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I am having trouble proving that if $\alpha_1,\alpha_2$ are irrational, then the sequence $(\alpha_1n,\alpha_2n^2)$ is equidistributed in $\mathbb{T}^2$. It is straightforward to use Furstenberg's skrew product when $\alpha_1=\alpha_2$ but I can't see a way of doing the general case. Any hints?

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  • $\begingroup$ Did you try to find a map of the $2$-torus that is related? $\endgroup$
    – John B
    Feb 27, 2016 at 10:26
  • $\begingroup$ Yep, the map that sends $(x_1,x_2)$ to $(x_1+\alpha_1,x_2+2\frac{\alpha_2}{\alpha_1}x_1-\alpha_2)$.I can finish the question if I can prove that this is ergodic. $\endgroup$
    – Mathmo
    Feb 27, 2016 at 10:29
  • $\begingroup$ However, a Fourier analysis approach doesn't seem to lead anywhere. In fact I'm not even sure that $x_1\rightarrow{\frac{\alpha_2}{\alpha_1}}x_1$ is continuous. $\endgroup$
    – Mathmo
    Feb 27, 2016 at 10:30
  • $\begingroup$ Well, that's what I had in mind. :) Sometimes the computations are complicated but eventually they lead somewhere. $\endgroup$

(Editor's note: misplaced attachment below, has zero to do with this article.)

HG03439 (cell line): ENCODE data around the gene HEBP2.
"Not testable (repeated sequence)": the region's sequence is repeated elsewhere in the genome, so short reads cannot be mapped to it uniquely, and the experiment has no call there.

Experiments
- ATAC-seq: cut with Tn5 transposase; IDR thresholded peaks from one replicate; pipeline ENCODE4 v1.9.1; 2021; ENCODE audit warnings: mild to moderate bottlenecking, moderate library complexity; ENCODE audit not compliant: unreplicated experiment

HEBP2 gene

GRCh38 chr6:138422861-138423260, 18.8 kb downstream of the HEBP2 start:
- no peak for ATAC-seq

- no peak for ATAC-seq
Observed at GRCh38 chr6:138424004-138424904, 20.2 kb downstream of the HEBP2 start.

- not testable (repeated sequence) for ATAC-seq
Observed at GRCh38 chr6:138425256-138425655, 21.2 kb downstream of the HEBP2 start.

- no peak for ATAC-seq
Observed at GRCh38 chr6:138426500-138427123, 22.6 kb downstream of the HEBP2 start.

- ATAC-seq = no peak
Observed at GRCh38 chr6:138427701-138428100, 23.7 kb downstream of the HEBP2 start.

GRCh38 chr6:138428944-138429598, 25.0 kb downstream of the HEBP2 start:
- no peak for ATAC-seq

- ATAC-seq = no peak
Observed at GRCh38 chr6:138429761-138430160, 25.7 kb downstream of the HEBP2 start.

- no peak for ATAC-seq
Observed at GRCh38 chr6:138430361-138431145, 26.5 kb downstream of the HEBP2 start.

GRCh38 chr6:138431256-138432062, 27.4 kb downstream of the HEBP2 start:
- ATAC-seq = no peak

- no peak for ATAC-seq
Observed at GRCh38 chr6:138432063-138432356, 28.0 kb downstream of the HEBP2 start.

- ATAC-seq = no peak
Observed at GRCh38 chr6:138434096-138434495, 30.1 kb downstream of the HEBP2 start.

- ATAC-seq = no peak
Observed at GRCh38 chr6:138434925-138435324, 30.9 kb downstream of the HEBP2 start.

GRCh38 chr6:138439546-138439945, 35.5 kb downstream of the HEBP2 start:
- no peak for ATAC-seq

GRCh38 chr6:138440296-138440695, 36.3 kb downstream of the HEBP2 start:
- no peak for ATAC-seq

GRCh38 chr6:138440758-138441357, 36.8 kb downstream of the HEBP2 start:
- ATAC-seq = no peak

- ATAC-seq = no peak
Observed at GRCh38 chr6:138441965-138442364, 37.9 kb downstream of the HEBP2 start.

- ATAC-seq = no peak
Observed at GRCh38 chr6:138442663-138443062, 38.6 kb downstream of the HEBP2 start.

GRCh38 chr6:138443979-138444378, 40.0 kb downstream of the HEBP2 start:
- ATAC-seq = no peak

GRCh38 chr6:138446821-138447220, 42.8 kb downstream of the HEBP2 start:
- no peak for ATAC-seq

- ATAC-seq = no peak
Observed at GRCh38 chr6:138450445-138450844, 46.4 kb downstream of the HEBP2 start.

– John B
    Feb 27, 2016 at 11:39
  • $\begingroup$ I am slightly confused by cty. I am not sure the multiplication by $\frac{\alpha_1}{\alpha_2}$ is continuous - it seems to get messed up near 0 (or 1). $\endgroup$
    – Mathmo
    Feb 27, 2016 at 12:08

1 Answer 1

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Hints:

The usual approach is to first find a measurable map of the $2$-torus such that under iteration you get precisely $(\alpha_1 n,\alpha_2 n^2)\bmod1$.

Then you should show that Lebesgue measure is ergodic, most probably by showing that all but one Fourier coefficient vanish.

After that you should apply Birkhoff's ergodic theorem to an arbitrary continuous function on the $2$-torus. For example, by considering a continuous function depending only on the second component you are actually looking at the uniform distribution of $\alpha_2 n^2\bmod1$.

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